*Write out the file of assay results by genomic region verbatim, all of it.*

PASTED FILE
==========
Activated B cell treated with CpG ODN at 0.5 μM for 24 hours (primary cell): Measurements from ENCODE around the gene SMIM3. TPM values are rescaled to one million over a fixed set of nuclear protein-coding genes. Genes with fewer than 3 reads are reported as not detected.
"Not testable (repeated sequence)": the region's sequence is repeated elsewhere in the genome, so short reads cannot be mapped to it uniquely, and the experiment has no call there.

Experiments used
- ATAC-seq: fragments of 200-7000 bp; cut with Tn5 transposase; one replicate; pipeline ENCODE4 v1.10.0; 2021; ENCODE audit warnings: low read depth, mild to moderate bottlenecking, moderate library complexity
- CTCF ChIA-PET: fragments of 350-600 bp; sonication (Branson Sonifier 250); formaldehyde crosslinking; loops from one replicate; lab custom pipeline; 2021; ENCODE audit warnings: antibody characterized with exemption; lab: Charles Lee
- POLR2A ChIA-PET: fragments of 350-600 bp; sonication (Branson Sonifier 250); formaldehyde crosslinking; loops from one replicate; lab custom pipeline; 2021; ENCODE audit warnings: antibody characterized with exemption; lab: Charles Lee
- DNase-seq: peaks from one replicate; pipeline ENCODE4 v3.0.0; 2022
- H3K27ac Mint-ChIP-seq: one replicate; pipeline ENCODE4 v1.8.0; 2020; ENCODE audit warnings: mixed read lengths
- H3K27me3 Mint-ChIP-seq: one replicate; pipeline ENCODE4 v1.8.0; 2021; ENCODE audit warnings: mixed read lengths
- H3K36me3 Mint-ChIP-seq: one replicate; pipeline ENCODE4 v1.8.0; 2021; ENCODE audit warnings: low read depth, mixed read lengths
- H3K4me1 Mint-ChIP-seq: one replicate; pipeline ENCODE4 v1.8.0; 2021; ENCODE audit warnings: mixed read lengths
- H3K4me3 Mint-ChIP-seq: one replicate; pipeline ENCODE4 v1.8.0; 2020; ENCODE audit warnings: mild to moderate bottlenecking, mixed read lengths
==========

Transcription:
Activated B cell treated with CpG ODN at 0.5 μM for 24 hours (primary cell): Measurements from ENCODE around the gene SMIM3. TPM values are rescaled to one million over a fixed set of nuclear protein-coding genes. Genes with fewer than 3 reads are reported as not detected.
"Not testable (repeated sequence)": the region's sequence is repeated elsewhere in the genome, so short reads cannot be mapped to it uniquely, and the experiment has no call there.

Experiments used
- ATAC-seq: fragments of 200-7000 bp; cut with Tn5 transposase; one replicate; pipeline ENCODE4 v1.10.0; 2021; ENCODE audit warnings: low read depth, mild to moderate bottlenecking, moderate library complexity
- CTCF ChIA-PET: fragments of 350-600 bp; sonication (Branson Sonifier 250); formaldehyde crosslinking; loops from one replicate; lab custom pipeline; 2021; ENCODE audit warnings: antibody characterized with exemption; lab: Charles Lee
- POLR2A ChIA-PET: fragments of 350-600 bp; sonication (Branson Sonifier 250); formaldehyde crosslinking; loops from one replicate; lab custom pipeline; 2021; ENCODE audit warnings: antibody characterized with exemption; lab: Charles Lee
- DNase-seq: peaks from one replicate; pipeline ENCODE4 v3.0.0; 2022
- H3K27ac Mint-ChIP-seq: one replicate; pipeline ENCODE4 v1.8.0; 2020; ENCODE audit warnings: mixed read lengths
- H3K27me3 Mint-ChIP-seq: one replicate; pipeline ENCODE4 v1.8.0; 2021; ENCODE audit warnings: mixed read lengths
- H3K36me3 Mint-ChIP-seq: one replicate; pipeline ENCODE4 v1.8.0; 2021; ENCODE audit warnings: low read depth, mixed read lengths
- H3K4me1 Mint-ChIP-seq: one replicate; pipeline ENCODE4 v1.8.0; 2021; ENCODE audit warnings: mixed read lengths
- H3K4me3 Mint-ChIP-seq: one replicate; pipeline ENCODE4 v1.8.0; 2020; ENCODE audit warnings: mild to moderate bottlenecking, mixed read lengths